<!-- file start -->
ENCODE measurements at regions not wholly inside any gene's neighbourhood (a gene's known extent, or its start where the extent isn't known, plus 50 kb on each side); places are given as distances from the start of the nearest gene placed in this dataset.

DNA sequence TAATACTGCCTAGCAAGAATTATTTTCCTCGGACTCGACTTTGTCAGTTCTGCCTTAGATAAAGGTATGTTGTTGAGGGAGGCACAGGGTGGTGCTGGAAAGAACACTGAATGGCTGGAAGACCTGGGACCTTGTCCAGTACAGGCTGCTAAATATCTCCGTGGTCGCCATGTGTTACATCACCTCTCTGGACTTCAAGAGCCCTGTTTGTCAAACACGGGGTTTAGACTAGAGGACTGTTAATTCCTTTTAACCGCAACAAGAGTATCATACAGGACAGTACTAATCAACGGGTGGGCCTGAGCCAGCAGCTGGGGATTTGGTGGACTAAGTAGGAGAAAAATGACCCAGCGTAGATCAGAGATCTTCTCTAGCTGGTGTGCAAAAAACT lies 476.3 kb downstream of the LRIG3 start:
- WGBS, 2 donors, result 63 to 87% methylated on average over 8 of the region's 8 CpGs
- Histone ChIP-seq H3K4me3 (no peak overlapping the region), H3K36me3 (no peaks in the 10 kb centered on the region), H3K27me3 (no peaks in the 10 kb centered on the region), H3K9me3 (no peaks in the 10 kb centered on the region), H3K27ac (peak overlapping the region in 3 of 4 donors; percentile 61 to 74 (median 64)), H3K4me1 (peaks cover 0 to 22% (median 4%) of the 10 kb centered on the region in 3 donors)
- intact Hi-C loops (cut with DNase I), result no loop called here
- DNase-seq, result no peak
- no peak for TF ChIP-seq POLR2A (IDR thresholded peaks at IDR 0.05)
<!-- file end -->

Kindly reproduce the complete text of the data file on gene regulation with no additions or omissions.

ENCODE measurements at regions not wholly inside any gene's neighbourhood (a gene's known extent, or its start where the extent isn't known, plus 50 kb on each side); places are given as distances from the start of the nearest gene placed in this dataset.

DNA sequence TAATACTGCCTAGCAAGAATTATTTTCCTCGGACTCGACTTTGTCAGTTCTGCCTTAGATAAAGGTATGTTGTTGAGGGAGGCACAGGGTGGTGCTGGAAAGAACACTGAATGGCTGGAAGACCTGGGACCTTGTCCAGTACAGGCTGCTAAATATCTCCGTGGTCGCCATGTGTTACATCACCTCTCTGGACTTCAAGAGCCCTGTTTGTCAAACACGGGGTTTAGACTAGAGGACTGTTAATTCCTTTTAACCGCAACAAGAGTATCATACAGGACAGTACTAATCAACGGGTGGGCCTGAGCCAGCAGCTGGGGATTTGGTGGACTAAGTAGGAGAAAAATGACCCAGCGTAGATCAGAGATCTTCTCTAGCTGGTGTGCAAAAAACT lies 476.3 kb downstream of the LRIG3 start:
- WGBS, 2 donors, result 63 to 87% methylated on average over 8 of the region's 8 CpGs
- Histone ChIP-seq H3K4me3 (no peak overlapping the region), H3K36me3 (no peaks in the 10 kb centered on the region), H3K27me3 (no peaks in the 10 kb centered on the region), H3K9me3 (no peaks in the 10 kb centered on the region), H3K27ac (peak overlapping the region in 3 of 4 donors; percentile 61 to 74 (median 64)), H3K4me1 (peaks cover 0 to 22% (median 4%) of the 10 kb centered on the region in 3 donors)
- intact Hi-C loops (cut with DNase I), result no loop called here
- DNase-seq, result no peak
- no peak for TF ChIP-seq POLR2A (IDR thresholded peaks at IDR 0.05)